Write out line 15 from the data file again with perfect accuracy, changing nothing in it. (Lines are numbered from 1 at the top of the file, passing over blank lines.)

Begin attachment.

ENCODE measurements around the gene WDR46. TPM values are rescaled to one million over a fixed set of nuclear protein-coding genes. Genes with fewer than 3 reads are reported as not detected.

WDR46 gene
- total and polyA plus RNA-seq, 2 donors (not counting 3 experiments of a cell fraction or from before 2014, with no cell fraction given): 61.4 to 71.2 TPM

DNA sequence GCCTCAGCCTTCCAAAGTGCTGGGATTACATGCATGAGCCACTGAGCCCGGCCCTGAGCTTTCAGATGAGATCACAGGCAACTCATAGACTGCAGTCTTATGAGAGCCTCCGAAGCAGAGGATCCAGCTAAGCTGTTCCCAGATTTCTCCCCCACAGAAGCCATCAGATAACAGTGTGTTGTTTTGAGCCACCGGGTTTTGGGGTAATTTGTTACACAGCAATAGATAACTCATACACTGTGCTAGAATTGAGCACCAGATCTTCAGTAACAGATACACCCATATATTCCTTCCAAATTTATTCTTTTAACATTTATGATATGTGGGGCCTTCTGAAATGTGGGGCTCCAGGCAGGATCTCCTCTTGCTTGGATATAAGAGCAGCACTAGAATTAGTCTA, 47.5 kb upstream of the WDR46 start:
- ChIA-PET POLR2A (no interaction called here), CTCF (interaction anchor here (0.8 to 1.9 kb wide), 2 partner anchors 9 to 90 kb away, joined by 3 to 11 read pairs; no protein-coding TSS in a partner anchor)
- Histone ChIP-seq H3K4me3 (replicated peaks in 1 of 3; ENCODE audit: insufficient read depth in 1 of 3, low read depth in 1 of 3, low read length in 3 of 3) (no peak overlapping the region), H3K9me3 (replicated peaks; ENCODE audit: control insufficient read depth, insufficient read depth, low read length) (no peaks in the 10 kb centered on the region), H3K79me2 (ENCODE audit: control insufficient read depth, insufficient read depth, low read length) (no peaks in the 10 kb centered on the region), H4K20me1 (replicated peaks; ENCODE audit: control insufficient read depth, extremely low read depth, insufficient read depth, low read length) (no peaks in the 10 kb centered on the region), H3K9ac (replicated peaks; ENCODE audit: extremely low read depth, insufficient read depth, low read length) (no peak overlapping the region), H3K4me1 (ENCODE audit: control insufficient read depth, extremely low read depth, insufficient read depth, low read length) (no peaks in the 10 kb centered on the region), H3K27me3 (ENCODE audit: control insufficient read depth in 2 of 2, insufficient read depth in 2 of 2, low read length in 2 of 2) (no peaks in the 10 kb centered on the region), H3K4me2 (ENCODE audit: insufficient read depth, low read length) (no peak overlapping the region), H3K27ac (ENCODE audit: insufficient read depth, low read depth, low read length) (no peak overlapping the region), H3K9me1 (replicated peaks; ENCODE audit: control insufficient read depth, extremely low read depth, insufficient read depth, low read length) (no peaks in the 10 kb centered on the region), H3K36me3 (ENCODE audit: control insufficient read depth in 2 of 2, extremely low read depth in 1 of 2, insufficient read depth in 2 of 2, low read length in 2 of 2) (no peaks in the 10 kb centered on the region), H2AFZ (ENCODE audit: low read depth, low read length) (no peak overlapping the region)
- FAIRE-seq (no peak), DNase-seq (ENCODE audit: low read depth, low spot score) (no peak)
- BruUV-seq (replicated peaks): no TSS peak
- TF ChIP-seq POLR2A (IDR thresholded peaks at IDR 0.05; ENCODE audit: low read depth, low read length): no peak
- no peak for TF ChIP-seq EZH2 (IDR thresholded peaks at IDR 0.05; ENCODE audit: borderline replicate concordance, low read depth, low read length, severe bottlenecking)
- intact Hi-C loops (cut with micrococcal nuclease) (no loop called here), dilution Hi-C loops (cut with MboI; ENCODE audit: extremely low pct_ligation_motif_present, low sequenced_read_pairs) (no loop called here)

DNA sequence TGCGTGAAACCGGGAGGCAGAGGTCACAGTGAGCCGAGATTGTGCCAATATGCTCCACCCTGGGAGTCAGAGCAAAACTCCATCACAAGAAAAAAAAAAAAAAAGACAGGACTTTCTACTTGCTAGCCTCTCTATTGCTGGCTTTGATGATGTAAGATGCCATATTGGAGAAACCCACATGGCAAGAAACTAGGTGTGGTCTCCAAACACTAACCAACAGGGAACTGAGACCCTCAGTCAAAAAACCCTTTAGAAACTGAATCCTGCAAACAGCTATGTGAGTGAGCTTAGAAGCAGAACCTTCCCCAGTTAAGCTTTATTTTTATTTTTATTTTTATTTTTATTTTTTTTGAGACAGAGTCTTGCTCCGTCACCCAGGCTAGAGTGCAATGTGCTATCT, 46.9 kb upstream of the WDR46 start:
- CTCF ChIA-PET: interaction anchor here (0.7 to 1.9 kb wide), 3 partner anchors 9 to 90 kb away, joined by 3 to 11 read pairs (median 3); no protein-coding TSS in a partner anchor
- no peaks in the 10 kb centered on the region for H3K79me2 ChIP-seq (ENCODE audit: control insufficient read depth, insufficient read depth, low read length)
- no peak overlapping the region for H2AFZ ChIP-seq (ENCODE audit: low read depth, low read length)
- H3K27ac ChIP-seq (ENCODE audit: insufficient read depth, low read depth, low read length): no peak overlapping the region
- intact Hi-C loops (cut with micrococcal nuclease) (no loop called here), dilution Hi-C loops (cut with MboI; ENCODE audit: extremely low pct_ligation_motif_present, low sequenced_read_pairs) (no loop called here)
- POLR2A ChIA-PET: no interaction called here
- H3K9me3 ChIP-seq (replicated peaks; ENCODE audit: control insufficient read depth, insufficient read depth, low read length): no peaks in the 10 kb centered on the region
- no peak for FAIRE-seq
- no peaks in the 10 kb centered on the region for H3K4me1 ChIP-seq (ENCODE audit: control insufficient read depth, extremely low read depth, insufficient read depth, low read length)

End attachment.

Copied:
- no peak overlapping the region for H2AFZ ChIP-seq (ENCODE audit: low read depth, low read length)